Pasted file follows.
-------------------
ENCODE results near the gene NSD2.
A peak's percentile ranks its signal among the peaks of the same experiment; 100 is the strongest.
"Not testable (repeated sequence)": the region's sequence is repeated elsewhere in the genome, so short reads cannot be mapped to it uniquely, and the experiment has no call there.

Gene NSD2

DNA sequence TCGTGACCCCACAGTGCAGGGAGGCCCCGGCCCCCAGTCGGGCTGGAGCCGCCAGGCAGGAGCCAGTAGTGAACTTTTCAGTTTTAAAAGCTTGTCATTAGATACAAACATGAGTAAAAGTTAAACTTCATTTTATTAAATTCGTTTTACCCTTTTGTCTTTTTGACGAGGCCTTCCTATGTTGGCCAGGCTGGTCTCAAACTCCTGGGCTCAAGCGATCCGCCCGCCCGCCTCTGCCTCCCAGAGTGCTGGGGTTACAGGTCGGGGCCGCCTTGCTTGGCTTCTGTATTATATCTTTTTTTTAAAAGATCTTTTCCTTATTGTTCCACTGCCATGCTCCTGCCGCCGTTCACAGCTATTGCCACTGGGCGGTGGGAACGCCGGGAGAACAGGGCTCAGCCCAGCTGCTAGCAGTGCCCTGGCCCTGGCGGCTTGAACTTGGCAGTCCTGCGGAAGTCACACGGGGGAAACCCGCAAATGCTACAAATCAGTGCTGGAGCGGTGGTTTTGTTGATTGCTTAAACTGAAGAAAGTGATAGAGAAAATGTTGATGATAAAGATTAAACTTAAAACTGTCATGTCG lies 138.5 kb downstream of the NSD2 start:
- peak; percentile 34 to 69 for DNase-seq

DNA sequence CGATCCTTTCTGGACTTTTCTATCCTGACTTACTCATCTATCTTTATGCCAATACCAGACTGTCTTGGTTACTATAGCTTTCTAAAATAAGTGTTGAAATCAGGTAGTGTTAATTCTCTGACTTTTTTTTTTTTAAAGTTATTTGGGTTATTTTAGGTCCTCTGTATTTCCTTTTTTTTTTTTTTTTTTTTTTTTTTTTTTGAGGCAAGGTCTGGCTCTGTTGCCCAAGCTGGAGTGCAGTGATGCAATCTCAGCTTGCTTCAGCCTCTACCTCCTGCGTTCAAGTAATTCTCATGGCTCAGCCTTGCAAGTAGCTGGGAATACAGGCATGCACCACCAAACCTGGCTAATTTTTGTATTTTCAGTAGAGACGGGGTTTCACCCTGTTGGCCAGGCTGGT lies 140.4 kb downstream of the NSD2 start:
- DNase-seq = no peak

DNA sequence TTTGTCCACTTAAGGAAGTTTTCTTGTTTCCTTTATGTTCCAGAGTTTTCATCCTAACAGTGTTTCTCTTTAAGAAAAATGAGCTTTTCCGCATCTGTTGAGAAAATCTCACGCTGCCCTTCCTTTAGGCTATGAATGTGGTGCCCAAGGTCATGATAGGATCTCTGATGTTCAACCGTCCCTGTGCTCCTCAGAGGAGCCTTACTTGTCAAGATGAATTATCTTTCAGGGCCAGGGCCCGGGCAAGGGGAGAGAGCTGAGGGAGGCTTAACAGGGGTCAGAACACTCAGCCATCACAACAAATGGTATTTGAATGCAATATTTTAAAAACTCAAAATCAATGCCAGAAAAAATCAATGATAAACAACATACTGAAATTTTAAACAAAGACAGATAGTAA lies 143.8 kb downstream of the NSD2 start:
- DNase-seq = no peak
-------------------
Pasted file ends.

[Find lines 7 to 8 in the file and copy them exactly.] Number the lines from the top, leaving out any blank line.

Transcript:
DNA sequence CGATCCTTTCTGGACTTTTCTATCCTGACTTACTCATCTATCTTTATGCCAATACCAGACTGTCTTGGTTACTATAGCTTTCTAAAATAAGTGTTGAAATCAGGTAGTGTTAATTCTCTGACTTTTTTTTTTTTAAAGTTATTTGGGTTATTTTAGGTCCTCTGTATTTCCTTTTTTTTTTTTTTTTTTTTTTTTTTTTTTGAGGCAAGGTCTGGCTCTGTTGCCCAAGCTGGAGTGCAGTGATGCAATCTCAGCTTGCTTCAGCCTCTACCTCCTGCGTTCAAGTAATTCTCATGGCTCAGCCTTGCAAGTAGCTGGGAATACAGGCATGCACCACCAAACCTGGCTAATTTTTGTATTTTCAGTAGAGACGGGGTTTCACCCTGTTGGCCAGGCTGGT lies 140.4 kb downstream of the NSD2 start:
- DNase-seq = no peak